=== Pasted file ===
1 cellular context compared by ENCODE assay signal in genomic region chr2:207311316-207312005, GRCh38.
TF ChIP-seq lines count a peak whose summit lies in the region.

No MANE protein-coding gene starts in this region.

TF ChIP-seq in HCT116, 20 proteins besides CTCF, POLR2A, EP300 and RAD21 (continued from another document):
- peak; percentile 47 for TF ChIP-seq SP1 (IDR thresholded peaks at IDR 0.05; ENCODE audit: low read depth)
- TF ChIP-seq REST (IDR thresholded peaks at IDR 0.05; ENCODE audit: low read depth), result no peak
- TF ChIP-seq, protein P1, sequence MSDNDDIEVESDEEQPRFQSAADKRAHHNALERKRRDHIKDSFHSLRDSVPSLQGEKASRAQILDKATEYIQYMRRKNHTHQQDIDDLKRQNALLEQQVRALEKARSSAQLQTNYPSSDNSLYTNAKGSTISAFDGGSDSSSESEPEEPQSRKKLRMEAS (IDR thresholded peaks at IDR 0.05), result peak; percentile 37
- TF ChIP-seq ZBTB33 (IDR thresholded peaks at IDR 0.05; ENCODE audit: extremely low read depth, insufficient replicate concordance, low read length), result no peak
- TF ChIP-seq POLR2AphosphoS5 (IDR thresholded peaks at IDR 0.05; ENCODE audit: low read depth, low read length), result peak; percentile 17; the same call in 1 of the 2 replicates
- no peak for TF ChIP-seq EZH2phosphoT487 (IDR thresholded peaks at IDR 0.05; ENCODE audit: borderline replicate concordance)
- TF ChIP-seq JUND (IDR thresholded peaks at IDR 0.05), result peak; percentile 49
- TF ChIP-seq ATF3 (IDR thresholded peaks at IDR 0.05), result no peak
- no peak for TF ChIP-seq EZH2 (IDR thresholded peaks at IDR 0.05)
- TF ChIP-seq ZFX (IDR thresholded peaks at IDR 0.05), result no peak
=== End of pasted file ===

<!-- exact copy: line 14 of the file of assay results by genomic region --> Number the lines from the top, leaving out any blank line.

- TF ChIP-seq ZFX (IDR thresholded peaks at IDR 0.05), result no peak